Rail transport services: ASEAN member states that are signatories to the AFAS are also eligible for a higher cap on foreign ownership with respect to rail transport services. Parties to the agreement can own up to 70 percent of a joint venture with a Vietnamese firm in a rail transport service business.

Road transport services: AFAS members can invest in road transport services as part of joint venture agreements with Vietnamese firms. All of the firm’s drivers must still be Vietnamese, however, a foreign firm can own up to 70 percent of the company as opposed to 51 percent under WTO commitments.

Vietnam’s logistics sector moving forward

Vietnam’s logistics sector is full of opportunities for foreign firms and these opportunities are only getting better as a slew of free trade agreements slowly opens Vietnam’s logistics sector to even more foreign investment.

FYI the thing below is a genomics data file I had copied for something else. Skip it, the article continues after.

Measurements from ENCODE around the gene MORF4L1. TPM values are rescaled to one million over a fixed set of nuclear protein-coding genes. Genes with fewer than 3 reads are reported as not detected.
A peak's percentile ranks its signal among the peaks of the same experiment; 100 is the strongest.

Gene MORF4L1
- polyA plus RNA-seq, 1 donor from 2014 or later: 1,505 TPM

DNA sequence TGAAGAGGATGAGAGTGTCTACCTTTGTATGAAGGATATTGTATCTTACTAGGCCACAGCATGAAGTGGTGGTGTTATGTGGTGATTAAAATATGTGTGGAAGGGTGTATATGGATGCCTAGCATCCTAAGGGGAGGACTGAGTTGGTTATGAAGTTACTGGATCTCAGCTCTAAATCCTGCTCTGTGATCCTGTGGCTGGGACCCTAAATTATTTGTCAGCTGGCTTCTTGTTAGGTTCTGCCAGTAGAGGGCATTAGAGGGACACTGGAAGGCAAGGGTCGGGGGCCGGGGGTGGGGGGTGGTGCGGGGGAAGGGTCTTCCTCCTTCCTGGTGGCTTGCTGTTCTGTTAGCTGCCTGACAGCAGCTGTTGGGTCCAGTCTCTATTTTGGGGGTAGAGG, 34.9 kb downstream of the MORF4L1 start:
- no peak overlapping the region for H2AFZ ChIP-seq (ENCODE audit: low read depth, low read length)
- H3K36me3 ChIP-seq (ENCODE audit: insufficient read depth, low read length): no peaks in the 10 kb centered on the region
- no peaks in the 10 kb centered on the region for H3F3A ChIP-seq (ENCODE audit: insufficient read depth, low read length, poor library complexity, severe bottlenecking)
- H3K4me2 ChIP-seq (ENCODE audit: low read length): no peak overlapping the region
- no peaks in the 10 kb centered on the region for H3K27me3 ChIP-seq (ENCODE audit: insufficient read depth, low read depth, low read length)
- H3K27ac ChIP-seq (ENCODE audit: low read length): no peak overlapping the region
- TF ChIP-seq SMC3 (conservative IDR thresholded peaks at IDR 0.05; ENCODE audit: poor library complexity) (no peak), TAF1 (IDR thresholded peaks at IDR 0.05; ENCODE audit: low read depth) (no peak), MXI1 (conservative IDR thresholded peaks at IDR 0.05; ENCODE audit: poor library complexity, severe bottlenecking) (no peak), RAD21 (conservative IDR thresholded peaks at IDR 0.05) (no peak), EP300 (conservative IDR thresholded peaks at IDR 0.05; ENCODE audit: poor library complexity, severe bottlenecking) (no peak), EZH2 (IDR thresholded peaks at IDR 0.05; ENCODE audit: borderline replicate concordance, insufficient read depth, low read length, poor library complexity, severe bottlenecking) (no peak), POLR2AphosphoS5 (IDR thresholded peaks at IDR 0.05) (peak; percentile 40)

That said, navigating Vietnam’s free trade agreements and subsequently accurately assessing opportunities in Vietnam’s logistics market can be tricky. In this respect, firms looking for boots-on-the-ground assistance should reach out to the business advisory experts at Dezan Shira and Associates.

About Us

Vietnam Briefing is published by Asia Briefing, a subsidiary of Dezan Shira & Associates. We produce material for foreign investors throughout Eurasia, including ASEANChinaIndiaIndonesiaRussia & the Silk Road. For editorial matters please contact us here and for a complimentary subscription to our products, please click here.

Dezan Shira & Associates provide business intelligence, due diligence, legal, tax and advisory services throughout the Vietnam and the Asian region. We maintain offices in Hanoi and Ho Chi Minh City, as well as throughout China, South-East Asia, India, and Russia. For assistance with investments into Vietnam please contact us at or visit us at